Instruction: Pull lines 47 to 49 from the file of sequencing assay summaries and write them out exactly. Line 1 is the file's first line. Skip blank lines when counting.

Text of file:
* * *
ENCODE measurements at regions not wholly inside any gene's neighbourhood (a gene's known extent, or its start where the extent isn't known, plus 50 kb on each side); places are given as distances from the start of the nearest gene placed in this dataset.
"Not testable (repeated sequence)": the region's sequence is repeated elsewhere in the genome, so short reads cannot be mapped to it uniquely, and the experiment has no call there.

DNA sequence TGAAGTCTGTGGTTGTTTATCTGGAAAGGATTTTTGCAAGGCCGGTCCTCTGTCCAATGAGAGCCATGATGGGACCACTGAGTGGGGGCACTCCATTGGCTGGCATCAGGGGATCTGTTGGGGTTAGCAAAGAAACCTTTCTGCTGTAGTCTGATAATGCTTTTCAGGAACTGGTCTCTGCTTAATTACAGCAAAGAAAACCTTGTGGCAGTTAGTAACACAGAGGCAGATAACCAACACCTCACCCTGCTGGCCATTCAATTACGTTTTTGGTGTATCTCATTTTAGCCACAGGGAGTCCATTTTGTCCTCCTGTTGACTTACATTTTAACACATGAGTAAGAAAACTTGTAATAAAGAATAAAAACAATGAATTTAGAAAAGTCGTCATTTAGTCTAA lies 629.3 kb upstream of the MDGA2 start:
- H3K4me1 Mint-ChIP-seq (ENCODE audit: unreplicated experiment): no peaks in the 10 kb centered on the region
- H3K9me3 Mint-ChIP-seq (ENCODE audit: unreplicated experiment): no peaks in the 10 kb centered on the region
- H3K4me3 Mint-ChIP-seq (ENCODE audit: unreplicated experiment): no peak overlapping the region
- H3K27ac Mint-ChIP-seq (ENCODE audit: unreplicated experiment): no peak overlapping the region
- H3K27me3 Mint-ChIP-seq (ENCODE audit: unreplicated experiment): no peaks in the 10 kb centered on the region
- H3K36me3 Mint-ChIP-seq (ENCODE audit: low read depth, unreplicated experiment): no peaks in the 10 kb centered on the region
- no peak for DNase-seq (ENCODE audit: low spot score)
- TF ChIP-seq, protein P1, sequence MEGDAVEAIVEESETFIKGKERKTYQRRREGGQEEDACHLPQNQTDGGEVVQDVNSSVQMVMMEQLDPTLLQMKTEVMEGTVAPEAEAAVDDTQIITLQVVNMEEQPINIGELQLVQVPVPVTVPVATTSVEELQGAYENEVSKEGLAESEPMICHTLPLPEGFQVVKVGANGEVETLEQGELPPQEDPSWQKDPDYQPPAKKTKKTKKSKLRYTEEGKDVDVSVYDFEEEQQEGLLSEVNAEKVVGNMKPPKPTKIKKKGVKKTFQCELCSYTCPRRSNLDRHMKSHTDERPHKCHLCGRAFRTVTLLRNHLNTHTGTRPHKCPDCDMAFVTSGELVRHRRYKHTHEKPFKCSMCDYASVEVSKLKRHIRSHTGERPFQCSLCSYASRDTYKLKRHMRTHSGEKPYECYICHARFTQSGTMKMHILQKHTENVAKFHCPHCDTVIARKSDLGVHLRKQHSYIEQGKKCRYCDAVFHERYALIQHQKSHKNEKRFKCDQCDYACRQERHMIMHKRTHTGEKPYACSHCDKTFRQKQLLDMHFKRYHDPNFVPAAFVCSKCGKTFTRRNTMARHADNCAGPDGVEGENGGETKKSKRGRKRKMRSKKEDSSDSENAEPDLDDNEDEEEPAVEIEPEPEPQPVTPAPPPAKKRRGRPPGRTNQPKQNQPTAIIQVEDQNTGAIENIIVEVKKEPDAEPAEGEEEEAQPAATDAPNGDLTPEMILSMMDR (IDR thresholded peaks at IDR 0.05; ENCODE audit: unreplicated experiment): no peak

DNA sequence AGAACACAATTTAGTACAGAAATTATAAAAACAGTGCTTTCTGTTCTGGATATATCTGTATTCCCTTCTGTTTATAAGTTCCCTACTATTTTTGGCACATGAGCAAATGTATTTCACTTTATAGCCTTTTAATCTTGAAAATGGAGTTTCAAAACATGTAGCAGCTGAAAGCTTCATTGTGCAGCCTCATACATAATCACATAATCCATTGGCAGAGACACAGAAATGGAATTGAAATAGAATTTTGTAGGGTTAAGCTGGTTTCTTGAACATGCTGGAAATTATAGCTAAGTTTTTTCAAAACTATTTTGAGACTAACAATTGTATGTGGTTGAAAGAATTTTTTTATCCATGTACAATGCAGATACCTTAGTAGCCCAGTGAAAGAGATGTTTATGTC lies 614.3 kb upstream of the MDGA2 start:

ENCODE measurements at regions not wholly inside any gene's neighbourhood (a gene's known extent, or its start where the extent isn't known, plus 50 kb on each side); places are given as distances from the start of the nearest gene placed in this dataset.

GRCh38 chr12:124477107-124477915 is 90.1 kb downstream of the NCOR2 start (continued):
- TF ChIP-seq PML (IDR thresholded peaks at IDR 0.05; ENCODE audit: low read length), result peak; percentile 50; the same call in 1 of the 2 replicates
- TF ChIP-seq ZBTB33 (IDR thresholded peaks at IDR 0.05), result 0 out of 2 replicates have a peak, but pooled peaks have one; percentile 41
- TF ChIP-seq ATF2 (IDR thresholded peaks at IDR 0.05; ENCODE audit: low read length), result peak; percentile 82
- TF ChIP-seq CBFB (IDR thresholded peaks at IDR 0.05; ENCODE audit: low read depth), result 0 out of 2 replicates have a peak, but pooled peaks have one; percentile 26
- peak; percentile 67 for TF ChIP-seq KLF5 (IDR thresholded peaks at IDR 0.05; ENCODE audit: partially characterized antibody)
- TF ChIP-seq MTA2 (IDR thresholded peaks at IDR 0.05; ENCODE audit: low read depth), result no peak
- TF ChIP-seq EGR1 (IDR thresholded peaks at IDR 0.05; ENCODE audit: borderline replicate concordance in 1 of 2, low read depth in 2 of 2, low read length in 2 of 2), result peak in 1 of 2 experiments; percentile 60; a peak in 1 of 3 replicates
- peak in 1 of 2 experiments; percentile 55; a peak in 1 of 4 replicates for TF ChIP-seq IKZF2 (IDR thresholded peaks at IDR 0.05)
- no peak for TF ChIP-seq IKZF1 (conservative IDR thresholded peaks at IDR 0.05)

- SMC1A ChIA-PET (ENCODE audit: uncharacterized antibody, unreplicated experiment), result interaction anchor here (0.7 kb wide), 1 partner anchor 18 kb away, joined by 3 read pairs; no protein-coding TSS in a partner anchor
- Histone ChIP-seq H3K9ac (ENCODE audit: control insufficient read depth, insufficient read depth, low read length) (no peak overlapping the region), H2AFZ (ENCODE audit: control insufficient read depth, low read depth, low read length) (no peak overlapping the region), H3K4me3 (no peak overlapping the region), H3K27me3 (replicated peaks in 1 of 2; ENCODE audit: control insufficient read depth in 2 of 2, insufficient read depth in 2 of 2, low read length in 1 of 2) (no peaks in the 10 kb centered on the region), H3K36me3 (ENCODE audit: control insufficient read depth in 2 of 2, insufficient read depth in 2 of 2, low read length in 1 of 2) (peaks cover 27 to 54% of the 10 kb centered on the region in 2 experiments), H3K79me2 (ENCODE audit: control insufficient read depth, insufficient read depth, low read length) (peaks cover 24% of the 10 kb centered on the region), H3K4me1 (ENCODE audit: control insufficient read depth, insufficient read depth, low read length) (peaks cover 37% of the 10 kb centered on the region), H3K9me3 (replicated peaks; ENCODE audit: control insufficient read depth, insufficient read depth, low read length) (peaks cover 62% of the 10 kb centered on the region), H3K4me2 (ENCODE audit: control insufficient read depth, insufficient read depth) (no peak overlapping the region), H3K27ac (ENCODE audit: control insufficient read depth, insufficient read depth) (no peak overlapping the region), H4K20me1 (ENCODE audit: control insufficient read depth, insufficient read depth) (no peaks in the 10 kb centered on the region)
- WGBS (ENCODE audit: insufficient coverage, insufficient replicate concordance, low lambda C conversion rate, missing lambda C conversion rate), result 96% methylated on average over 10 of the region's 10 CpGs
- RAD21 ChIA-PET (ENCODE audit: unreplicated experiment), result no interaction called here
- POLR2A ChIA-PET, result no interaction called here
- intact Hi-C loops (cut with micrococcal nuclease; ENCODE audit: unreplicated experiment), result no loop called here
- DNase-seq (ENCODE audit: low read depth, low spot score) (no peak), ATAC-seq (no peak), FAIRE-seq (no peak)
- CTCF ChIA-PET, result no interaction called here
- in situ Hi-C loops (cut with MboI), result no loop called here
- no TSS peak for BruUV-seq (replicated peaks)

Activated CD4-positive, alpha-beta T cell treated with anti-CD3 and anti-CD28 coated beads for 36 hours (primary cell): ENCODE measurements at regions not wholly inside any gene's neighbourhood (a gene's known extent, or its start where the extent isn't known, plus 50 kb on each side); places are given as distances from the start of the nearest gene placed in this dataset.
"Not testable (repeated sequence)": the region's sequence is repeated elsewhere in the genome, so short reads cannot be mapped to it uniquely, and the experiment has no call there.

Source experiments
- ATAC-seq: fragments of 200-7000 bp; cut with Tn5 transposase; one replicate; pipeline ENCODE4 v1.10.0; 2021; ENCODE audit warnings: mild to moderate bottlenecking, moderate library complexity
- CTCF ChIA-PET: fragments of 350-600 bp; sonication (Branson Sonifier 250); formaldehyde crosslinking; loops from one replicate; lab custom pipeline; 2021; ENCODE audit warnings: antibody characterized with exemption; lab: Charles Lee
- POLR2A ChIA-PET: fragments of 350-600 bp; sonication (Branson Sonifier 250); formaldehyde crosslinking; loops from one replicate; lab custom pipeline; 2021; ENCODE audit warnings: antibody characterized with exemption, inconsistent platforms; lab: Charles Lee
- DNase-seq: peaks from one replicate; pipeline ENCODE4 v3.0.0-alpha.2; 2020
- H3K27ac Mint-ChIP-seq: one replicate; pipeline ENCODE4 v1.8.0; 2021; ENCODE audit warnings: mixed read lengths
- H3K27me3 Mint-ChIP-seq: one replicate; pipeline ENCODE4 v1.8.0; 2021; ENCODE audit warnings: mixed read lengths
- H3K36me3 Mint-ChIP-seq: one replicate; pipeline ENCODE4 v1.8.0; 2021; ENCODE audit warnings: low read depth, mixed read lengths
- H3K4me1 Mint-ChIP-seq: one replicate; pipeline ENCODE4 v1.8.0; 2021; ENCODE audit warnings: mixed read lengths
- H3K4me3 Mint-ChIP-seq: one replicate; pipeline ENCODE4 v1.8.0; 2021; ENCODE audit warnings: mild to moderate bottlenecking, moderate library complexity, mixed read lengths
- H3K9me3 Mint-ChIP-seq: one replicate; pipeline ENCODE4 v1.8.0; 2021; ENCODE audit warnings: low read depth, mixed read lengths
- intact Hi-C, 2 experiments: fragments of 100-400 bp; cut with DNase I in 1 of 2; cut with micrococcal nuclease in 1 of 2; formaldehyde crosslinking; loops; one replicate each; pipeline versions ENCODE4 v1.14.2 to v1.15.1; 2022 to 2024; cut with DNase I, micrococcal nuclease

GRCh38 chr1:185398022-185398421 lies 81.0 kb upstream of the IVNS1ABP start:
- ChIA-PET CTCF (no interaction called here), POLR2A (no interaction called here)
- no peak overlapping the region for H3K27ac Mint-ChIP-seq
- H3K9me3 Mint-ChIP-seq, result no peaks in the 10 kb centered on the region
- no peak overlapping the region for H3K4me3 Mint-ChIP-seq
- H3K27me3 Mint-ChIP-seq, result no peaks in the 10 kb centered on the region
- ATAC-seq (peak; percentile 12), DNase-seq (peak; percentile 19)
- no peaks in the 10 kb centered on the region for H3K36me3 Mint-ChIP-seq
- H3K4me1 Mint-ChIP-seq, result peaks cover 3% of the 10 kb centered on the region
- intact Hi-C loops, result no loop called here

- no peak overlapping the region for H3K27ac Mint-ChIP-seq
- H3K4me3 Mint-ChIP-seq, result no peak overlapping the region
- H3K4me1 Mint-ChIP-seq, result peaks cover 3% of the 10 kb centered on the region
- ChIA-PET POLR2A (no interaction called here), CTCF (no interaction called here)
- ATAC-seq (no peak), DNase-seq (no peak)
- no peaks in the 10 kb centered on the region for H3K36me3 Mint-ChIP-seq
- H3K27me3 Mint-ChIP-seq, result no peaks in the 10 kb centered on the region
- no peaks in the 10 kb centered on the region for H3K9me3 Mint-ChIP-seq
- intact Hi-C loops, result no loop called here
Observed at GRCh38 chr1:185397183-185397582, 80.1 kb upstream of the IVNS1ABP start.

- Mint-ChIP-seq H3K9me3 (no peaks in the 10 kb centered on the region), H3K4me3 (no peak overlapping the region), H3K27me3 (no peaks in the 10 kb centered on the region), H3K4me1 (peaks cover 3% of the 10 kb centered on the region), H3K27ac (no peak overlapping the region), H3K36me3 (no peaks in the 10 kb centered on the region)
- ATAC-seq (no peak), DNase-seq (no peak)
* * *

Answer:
- intact Hi-C, 2 experiments: fragments of 100-400 bp; cut with DNase I in 1 of 2; cut with micrococcal nuclease in 1 of 2; formaldehyde crosslinking; loops; one replicate each; pipeline versions ENCODE4 v1.14.2 to v1.15.1; 2022 to 2024; cut with DNase I, micrococcal nuclease

GRCh38 chr1:185398022-185398421 lies 81.0 kb upstream of the IVNS1ABP start:
- ChIA-PET CTCF (no interaction called here), POLR2A (no interaction called here)